This notion of voting as a consumer transaction (the voter "pays" with his or her vote to obtain the ear of his or her professional politician, or his or her "leader," or by logical extension his or her "superior") might seem a spiritless social contract, although not--if it actually delivered on the deal--an intrinsically unworkable one. But of course the contract does not deliver: only sentimentally does "the vote" give "the voter" an empathetic listener in the political class, let alone any leverage on the workings of that class. When the chairman of Michael Dukakis's 1988 New York Finance Council stood barefoot on a table at the Atlanta Hyatt during that summer's Democratic convention (see page 00) and said "I've been around this process a while and one thing I've noticed, it's the people who write the checks who get treated as if they have a certain amount of power," she had a clear enough understanding of how the contract worked and did not work. When the only prominent Democrat on the west side of Los Angeles to raise money in 1988 for Jesse Jackson (see page 00) said "When I want something, I'll have a hard time getting people to pick up the phone, I recognize that, I made the choice," he had a clear enough understanding of how the contract worked and did not work.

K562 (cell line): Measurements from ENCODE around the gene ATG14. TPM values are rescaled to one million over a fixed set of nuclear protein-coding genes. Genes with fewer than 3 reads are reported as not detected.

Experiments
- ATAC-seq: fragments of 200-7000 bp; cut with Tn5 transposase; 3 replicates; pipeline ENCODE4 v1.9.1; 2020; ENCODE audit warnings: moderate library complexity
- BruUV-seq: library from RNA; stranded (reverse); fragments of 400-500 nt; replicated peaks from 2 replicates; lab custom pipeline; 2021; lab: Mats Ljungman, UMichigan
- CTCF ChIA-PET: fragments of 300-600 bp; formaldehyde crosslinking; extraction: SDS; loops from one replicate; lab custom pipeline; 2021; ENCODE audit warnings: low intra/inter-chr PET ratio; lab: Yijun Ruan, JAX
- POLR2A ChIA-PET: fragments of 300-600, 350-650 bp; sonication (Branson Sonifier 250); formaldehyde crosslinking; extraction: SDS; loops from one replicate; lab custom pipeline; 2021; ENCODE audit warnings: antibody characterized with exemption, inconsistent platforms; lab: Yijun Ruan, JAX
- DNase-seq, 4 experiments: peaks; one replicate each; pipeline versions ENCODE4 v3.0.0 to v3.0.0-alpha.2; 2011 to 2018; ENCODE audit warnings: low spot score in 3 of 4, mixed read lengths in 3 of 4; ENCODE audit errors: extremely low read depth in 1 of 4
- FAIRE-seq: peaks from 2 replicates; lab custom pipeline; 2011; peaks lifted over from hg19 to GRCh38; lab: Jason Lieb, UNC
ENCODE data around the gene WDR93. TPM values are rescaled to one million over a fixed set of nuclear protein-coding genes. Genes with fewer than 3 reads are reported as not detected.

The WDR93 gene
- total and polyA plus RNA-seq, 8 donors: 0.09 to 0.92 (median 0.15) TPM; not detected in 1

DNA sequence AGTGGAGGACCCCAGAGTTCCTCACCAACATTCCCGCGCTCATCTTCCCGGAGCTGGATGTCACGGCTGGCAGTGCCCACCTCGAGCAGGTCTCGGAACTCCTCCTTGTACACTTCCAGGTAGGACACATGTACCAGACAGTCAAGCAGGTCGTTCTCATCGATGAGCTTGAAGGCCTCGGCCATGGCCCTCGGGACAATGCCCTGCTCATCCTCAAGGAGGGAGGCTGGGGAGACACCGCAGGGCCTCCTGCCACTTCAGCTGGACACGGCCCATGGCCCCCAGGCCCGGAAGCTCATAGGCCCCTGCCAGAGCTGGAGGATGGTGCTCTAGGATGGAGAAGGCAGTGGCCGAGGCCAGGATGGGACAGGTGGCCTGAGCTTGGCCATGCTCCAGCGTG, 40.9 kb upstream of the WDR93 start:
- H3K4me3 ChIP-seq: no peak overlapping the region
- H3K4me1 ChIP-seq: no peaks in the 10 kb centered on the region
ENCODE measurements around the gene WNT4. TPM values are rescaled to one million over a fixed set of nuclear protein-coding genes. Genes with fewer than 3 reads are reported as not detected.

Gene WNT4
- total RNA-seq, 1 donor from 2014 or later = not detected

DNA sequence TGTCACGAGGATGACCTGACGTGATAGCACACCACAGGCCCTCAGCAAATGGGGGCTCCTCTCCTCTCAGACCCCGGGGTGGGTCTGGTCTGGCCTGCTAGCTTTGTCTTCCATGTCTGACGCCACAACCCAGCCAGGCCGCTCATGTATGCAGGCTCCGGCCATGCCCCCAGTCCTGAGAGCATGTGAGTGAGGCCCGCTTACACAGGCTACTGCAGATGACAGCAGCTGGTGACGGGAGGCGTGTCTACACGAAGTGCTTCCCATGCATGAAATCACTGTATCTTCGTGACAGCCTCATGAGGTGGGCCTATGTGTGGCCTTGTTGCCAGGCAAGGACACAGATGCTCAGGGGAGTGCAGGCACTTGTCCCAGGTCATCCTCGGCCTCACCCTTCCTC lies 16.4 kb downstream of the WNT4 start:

When the same Democrat, Stanley Sheinbaum, said, in 1992 (see page 00), "I mean it's no longer a thousand dollars, to get into the act now you've got to give a hundred thousand," he had a clear enough understanding of how the contract worked and did not work. When Jerry Brown, who after eight years as governor of California had become the state party chairman who significantly raised the bar for Democratic fundraising in California, said at the 1992 Democratic convention in Madison Square Garden (see page 00) that the time had arrived to listen to "the people who pay the bills and fight the wars but never come to our receptions," he had a clear enough understanding of how the contract worked and did not work. When one of George W. Bush's lawyers told The Los Angeles Times
in December 2000 that "if you were in this game, you had to be in Florida," he too had a clear enough understanding of how the contract worked and did not work. "Almost every lobbyist, political organizer, consulting group with ties to the Republicans was represented," a Republican official was quoted by Robert B. Reich, writing on the op-ed page of The New York Times
, as having said to the same point. "If you ever were or wanted to be a Republican, you were down there."From the Hardcover edition.
Excerpted from Political Fictions by Joan Didion. Copyright © 2001 by Joan Didion. Excerpted by permission of Vintage, a division of Random House LLC. All rights reserved. No part of this excerpt may be reproduced or reprinted without permission in writing from the publisher.